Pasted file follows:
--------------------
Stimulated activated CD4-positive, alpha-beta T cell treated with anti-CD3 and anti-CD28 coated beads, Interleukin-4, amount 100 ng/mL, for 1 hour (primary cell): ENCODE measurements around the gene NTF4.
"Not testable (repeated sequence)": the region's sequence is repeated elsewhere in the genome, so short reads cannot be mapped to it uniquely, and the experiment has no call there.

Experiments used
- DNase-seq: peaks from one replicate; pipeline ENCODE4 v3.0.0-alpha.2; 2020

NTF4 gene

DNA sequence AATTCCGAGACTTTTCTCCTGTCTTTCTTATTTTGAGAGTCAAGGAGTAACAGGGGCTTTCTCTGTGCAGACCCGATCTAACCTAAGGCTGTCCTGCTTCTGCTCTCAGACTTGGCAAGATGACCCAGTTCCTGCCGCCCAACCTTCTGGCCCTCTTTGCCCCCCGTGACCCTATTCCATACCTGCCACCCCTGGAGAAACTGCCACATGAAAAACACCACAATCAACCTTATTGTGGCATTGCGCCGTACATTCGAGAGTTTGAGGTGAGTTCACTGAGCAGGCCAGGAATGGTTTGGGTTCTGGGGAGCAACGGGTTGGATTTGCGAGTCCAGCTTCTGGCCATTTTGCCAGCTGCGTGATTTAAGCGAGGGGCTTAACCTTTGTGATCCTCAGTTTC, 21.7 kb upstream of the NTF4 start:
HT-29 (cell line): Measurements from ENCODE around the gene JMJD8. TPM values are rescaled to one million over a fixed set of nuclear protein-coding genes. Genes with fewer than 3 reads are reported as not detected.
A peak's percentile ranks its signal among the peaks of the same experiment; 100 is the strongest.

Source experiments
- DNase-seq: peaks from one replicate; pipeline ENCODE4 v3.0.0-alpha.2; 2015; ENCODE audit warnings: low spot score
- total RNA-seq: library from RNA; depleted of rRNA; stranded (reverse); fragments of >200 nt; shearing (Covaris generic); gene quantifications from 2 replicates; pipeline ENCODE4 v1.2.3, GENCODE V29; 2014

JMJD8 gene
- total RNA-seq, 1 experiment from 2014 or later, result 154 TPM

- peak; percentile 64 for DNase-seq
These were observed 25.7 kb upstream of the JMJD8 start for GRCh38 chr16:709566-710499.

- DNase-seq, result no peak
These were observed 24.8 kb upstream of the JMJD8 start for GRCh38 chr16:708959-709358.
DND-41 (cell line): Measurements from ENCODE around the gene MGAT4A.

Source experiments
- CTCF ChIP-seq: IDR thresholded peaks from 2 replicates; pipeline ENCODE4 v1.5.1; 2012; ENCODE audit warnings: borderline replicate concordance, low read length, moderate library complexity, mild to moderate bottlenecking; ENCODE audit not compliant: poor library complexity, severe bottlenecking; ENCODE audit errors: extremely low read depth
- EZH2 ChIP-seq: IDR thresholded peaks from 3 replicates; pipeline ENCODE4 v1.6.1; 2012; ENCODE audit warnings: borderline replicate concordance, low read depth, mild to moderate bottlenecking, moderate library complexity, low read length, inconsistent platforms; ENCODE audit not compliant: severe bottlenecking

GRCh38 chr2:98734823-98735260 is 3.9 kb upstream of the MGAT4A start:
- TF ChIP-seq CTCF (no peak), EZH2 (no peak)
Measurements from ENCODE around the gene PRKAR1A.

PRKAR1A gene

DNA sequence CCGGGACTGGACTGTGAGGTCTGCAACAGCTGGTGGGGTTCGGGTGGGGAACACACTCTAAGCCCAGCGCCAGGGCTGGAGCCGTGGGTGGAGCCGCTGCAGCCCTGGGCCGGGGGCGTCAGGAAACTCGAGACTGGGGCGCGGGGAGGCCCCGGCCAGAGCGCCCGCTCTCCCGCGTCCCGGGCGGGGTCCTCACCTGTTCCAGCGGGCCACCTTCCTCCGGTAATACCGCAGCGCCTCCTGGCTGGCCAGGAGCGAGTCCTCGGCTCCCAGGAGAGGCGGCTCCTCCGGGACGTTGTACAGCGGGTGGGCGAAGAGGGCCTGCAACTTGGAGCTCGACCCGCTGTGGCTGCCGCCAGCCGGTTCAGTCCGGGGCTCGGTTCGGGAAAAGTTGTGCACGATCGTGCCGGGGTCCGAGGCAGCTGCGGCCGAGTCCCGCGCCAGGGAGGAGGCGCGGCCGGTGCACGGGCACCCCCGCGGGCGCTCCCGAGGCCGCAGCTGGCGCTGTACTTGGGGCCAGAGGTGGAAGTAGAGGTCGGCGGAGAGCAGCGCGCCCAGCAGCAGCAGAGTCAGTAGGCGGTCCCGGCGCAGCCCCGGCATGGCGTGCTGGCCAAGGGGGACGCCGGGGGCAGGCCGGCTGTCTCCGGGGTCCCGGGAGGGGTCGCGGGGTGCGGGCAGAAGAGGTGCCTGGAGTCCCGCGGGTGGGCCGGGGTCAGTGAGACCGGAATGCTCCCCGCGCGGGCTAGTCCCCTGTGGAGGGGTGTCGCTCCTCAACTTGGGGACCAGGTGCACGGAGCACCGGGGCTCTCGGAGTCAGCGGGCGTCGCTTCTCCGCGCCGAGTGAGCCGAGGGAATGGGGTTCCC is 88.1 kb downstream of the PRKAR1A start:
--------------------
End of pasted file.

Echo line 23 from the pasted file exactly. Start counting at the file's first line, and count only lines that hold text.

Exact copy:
- TF ChIP-seq CTCF (no peak), EZH2 (no peak)